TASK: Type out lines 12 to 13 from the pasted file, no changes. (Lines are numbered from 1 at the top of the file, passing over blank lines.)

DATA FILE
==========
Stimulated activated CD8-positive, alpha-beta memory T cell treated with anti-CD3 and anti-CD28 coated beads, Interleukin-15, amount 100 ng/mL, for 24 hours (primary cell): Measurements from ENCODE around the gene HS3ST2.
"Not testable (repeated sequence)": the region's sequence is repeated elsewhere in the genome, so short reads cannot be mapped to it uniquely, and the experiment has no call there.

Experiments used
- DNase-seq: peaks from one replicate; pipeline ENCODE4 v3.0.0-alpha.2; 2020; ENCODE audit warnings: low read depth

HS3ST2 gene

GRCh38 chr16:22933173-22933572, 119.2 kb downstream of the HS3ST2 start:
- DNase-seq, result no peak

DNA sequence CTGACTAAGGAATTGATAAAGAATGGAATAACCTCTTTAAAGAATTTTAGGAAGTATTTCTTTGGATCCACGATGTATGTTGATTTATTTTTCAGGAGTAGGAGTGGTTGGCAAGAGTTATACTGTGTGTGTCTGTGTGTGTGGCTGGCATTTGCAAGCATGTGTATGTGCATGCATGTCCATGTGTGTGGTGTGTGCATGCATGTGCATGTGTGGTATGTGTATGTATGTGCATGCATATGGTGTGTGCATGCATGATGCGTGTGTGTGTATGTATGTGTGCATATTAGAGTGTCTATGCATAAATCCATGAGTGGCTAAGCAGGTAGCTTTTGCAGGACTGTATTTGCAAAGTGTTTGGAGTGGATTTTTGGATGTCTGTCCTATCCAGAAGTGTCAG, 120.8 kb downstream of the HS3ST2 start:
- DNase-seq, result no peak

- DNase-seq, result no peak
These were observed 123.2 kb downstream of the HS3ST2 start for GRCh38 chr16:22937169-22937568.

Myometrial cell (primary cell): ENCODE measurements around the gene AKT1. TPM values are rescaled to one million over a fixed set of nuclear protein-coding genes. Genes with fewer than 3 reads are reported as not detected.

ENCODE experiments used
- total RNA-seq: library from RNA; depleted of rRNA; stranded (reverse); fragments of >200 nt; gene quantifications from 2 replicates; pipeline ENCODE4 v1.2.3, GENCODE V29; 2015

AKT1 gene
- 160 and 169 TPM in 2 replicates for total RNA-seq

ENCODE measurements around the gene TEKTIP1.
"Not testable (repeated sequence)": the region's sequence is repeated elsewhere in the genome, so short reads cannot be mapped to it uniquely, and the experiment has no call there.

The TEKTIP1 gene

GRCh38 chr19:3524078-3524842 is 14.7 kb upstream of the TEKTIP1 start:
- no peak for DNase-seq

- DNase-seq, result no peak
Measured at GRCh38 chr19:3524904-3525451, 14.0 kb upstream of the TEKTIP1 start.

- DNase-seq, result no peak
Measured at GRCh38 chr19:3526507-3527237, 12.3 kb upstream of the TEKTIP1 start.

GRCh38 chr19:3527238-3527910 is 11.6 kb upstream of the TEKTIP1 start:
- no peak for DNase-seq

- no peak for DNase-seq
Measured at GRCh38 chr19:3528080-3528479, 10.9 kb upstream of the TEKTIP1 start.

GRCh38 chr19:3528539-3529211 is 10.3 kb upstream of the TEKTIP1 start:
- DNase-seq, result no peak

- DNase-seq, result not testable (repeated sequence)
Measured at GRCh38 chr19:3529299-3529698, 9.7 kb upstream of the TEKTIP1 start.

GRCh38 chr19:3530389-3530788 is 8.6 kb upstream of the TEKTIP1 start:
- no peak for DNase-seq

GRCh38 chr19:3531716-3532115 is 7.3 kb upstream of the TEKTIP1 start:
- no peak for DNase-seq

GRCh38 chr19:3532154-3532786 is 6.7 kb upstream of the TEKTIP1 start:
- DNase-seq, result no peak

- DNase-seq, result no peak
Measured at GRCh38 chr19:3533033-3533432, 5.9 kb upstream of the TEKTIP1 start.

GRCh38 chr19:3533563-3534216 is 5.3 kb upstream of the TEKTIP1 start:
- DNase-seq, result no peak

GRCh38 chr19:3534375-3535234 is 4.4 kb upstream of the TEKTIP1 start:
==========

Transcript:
Myometrial cell (primary cell): ENCODE measurements around the gene AKT1. TPM values are rescaled to one million over a fixed set of nuclear protein-coding genes. Genes with fewer than 3 reads are reported as not detected.

ENCODE experiments used